NY governor signs law restricting nonprofits from endorsing, opposing candidates

 NY governor signs law restricting nonprofits from endorsing, opposing candidates
© Getty Images

New York Gov. Andrew Cuomo (D) on Wednesday signed legislation barring nonprofits from either endorsing or formally coming out against political candidates.

The legislation codifies the Johnson Amendment, a federal provision in the U.S. tax code that bars nonprofits and religious organizations from making campaign donations or endorsements. President TrumpDonald John TrumpBiden says GOP senators have called to congratulate him Biden: Trump attending inauguration is 'of consequence' to the country Biden says family will avoid business conflicts MORE has frequently expressed a desire to repeal the Johnson Amendment and signed an executive order loosening it in May 2017.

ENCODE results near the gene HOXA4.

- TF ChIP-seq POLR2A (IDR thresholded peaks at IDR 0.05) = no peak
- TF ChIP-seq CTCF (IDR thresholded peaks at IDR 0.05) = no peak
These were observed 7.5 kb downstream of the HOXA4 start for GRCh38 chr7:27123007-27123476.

“For too long we have listened to the Trump administration threaten to remove common sense protections prohibiting tax exempt organizations from engaging in inappropriate political activities,” Cuomo said in a statement. “New Yorkers have a right to free and fair elections, and this law will further protect our democracy from unjustified interferences once and for all.”

Officials from Cuomo’s office said the law ensures the Johnson Amendment would still apply to nonprofits in the Empire State even if Congress repeals it.

The new state law follows a civil complaint in June 2018 by the New York Office of the Attorney General alleging the now-shuttered Donald J. Trump Foundation violated the Johnson Amendment. 

“The administration in Washington has repeatedly said they want to repeal these protections, and open the door for big-money donors to launder campaign contributions through churches, mosques, and synagogues,” state Sen. Liz Krueger (D-N.Y.), a sponsor of the new law, said in a statement.

“This would politicize nonprofits, undermining their focus on their primary missions, and damaging public trust in the nonprofit sector,” Krueger added.